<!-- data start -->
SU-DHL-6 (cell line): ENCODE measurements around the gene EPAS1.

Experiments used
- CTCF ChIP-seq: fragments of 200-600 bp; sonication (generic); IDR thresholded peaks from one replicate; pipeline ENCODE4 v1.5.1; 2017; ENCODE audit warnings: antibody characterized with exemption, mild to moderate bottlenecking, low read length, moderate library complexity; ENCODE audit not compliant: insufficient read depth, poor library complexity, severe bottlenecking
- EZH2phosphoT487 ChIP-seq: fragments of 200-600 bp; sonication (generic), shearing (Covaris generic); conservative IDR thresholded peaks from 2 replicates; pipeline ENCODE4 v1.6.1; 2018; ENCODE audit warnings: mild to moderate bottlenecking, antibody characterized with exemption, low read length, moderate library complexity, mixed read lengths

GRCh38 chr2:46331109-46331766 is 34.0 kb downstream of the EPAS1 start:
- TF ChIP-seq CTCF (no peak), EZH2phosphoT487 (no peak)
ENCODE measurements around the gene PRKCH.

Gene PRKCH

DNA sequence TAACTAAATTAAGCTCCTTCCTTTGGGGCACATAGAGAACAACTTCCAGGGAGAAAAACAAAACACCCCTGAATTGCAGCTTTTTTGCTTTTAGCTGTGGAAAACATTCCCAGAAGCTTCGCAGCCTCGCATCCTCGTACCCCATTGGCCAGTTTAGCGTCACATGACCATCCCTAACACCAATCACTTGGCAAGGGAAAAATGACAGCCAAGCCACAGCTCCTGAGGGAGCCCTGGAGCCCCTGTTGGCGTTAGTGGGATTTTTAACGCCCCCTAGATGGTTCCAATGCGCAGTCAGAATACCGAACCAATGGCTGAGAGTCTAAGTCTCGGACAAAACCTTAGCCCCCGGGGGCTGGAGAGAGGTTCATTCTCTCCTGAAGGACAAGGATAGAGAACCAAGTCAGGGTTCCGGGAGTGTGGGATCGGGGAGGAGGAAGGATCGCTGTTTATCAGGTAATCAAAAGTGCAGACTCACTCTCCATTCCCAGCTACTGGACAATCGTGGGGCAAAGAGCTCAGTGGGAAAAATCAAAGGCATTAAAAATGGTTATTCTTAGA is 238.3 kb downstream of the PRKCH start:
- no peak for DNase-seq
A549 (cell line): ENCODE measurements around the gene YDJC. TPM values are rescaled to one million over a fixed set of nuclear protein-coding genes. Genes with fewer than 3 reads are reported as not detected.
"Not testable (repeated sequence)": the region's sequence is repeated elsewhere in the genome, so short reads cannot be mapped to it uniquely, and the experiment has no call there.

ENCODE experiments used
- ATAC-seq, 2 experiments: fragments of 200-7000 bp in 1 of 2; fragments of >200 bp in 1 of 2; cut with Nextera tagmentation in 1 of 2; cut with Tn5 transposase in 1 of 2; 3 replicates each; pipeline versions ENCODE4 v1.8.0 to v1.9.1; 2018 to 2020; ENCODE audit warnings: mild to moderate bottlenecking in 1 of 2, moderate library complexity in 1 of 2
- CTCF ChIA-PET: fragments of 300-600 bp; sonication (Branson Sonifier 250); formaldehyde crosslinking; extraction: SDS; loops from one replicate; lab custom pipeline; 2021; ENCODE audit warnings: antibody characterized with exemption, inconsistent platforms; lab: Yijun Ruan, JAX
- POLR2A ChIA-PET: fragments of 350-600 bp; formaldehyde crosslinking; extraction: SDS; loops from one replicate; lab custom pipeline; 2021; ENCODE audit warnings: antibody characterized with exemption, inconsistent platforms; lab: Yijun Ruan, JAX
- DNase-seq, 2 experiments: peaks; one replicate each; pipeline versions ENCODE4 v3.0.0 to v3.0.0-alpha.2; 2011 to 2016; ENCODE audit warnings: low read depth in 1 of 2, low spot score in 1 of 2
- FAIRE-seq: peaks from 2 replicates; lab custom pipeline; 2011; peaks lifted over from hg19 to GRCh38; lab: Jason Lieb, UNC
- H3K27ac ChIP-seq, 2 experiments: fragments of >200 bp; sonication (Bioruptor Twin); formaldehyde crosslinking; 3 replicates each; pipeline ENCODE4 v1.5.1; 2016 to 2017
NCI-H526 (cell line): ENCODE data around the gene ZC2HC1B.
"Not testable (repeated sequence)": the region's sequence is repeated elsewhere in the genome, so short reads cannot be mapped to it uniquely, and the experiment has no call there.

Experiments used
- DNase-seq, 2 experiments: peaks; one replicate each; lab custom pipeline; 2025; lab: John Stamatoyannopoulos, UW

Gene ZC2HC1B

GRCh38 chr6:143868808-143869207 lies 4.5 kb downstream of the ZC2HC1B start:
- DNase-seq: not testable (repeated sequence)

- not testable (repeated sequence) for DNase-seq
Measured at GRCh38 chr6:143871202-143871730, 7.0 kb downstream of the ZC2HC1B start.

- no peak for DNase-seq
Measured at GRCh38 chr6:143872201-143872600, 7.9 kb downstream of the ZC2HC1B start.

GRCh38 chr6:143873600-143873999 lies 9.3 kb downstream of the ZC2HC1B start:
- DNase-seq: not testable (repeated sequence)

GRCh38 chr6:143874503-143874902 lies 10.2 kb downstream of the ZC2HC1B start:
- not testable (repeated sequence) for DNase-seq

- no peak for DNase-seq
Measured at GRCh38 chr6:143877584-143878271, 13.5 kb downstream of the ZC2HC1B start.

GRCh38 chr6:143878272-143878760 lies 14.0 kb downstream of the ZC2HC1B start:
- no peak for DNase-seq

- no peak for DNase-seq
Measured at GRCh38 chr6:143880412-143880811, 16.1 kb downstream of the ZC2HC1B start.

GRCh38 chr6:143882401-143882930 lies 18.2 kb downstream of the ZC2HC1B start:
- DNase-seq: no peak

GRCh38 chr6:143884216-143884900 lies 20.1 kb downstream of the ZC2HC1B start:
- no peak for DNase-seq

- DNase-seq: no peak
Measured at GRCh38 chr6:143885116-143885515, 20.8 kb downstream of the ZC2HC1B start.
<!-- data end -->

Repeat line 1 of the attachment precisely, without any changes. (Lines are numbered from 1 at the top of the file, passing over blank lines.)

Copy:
SU-DHL-6 (cell line): ENCODE measurements around the gene EPAS1.